Diphtheria is an infection that affects the throat and nose, and even the skin in some cases; it’s highly contagious. The condition is rare in the UK, but there’s a small chance of catching it if you visit some regions across the globe. However, you can protect yourself against the disease through vaccination. Keep reading to learn more about the diphtheria vaccine in Birmingham before you jet off.
If not treated fast, diphtheria can be a severe and sometimes life-threatening condition, especially in children.
Diphtheria has become a rare occurrence in the UK due to the routine vaccination against it, which is given to babies and children since the 1940s.
Getting a vaccination against diphtheria is the most effective way to avoid it.
If you are visiting an area where diphtheria is prevalent, you may have to get a booster vaccination if your last vaccination was more than 10 years ago.
Since 2018, diphtheria cases have been reported by the World Health Organization in certain parts of the world including:
– South America
Regions that are most affected by diphtheria often change over time. Visit the TravelHealthPro country guides for updated information about the area you are about to travel to.
Diphtheria is highly contagious and can spread through close contact with an infected person, or through coughs and sneezes.
You can also catch the bacterial infection by sharing items like cutlery, cups, bedding or clothing, with someone who is infected.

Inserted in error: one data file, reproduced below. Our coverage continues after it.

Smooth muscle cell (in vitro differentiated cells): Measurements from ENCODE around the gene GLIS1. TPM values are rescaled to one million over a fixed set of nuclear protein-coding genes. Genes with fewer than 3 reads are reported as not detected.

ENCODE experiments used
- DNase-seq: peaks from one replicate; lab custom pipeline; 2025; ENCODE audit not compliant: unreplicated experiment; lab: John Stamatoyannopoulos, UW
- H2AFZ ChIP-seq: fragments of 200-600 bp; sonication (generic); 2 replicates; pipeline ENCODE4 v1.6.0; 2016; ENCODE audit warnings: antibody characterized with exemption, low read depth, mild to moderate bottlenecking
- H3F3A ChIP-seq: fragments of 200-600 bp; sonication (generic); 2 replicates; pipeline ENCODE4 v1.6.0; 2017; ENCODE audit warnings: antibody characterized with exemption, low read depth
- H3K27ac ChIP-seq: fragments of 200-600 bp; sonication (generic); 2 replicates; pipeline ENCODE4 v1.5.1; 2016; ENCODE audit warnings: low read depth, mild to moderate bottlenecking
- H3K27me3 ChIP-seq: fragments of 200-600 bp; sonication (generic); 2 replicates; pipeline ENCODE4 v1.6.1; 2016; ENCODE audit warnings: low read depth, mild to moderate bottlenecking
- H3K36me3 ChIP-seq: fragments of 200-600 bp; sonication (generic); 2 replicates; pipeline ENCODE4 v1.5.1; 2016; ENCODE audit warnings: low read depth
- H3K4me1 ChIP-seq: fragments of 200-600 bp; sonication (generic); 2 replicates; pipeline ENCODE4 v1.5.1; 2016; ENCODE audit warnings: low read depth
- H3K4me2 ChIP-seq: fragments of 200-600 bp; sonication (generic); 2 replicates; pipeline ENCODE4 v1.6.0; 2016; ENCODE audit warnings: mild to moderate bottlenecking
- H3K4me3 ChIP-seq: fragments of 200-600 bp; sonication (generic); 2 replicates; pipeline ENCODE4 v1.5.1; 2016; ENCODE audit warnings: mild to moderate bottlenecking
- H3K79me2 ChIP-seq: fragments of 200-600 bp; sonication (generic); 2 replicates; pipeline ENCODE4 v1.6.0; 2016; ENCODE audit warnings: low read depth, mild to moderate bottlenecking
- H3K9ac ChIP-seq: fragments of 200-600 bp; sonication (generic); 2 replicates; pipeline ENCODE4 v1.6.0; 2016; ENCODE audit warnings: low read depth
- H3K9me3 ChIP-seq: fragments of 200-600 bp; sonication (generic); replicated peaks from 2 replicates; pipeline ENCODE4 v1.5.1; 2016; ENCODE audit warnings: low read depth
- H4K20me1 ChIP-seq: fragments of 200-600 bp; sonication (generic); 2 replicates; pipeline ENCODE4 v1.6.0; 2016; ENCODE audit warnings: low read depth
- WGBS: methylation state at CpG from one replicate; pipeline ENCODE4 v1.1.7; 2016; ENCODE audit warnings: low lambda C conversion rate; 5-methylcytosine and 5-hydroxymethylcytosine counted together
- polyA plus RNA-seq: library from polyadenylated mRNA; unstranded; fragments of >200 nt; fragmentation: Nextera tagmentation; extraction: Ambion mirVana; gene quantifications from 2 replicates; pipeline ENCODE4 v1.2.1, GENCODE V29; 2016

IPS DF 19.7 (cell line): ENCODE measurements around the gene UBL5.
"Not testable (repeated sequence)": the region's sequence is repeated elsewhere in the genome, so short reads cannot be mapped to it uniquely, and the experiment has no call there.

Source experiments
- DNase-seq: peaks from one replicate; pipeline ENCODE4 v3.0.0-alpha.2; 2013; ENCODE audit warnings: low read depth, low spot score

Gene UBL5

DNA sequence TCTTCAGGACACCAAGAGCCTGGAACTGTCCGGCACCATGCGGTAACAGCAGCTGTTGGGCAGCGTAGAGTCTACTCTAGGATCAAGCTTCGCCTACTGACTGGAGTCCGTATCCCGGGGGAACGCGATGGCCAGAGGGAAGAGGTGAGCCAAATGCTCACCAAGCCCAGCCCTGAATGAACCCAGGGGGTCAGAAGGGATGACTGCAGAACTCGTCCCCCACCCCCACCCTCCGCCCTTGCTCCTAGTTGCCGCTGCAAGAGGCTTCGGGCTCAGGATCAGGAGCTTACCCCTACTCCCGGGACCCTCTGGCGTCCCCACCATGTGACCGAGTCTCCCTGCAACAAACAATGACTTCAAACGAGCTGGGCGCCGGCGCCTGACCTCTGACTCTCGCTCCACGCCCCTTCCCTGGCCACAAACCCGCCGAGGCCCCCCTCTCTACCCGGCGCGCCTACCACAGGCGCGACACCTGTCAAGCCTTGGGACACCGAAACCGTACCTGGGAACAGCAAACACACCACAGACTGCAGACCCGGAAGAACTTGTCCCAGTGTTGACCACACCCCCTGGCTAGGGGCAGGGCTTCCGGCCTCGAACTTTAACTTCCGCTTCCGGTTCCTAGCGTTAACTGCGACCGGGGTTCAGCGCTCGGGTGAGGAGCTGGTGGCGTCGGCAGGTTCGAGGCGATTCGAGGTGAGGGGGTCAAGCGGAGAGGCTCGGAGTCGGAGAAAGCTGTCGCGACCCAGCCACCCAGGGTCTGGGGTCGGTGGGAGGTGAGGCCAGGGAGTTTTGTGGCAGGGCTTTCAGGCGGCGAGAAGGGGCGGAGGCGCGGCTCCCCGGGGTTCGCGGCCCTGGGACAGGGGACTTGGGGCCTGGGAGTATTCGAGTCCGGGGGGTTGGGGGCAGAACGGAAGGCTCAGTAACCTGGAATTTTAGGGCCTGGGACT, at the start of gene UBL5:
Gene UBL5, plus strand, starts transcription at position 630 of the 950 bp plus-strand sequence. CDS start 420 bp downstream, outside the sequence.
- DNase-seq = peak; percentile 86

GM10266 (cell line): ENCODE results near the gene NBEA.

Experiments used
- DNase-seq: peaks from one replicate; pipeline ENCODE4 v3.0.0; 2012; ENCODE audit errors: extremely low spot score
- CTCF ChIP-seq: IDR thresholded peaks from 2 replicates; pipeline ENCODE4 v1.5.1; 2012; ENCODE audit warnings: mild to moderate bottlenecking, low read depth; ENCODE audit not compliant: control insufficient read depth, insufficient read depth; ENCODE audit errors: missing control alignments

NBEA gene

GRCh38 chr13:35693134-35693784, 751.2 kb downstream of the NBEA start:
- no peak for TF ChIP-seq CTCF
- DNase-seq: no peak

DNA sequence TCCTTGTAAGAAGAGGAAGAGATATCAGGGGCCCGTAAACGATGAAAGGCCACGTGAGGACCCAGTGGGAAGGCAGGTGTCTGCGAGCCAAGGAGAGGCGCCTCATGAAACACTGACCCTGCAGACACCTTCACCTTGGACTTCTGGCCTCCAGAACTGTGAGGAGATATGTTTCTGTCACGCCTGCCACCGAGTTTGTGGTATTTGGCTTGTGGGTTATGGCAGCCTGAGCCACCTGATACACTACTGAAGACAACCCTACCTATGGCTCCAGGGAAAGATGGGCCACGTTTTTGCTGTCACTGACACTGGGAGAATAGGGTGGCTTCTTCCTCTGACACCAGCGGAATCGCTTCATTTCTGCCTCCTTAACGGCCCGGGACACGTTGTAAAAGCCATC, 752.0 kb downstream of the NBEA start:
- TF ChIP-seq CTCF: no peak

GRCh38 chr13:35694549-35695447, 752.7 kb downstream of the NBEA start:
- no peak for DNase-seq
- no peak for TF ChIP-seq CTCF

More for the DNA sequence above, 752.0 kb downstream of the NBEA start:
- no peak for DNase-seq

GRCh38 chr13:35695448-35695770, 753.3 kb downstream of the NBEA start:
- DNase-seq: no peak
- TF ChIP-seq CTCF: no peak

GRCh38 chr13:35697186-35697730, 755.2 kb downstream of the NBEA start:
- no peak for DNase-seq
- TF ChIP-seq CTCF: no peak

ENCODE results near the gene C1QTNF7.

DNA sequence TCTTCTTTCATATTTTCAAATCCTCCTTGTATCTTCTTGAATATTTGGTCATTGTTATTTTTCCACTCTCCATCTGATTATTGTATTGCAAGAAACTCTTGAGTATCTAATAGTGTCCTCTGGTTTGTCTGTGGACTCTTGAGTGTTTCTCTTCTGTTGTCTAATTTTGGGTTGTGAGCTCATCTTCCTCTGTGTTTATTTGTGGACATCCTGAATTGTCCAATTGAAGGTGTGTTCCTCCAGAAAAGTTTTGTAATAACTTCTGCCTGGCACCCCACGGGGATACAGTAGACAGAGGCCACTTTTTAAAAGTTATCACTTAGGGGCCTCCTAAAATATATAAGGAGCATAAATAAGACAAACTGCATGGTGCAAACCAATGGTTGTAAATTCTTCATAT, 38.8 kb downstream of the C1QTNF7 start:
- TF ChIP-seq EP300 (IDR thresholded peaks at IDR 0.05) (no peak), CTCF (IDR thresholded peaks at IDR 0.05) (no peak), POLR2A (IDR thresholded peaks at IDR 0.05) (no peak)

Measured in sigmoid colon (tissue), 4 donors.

Symptoms associated with diphtheria usually begin to show 2 to 5 days after exposure. They include:
– Fever (high temperature)
– Thick grey or white coating covering the back of your nose, throat and tongue
– Sore throat
– Breathing and swallowing difficulties
– Swollen glands in the neck
Vaccination against diphtheria is usually given to infants as a combination of vaccines, like the DPT vaccine (diphtheria, pertussis, tetanus). Pentavalent vaccines, which simultaneously vaccinate against five childhood diseases, inclusive of diphtheria, are mostly used by organisations like UNICEF in disease prevention programs across developing nations.
The most used treatments include:
– Antibiotics to destroy the bacteria.
– Medicines that reverse the effects brought on by toxins (harmful substances) released by the bacteria.
– Thorough cleaning of infected wounds caused by diphtheria in your skin, if any.
Treatment usually goes for up to 2-3 weeks. Skin ulcers take up to 2 to 3 months to heal but may leave scars.
You may also need to take antibiotics, or get a dose of the diphtheria vaccine if you get into close contact with an infected person.
You experience diphtheria symptoms and:
– You’re in a part of the world where diphtheria is common
– You recently visited an area where the infection is widespread
– You have been in close contact with an infected person
Diphtheria requires quick treatment in order to avoid serious health issues, such as heart problems and breathing difficulties.
Diphtheria vaccines are given at:
– 8, 12 and 16 weeks – 3 separate doses of the 6-in-1 vaccine
– 3 years & 4 months – 4-in-1 booster before school
– 14 years – 3-in-1 teenage booster
The vaccine provides protection for up to 10 years. You’ll then need to receive a booster jab to remain protected.
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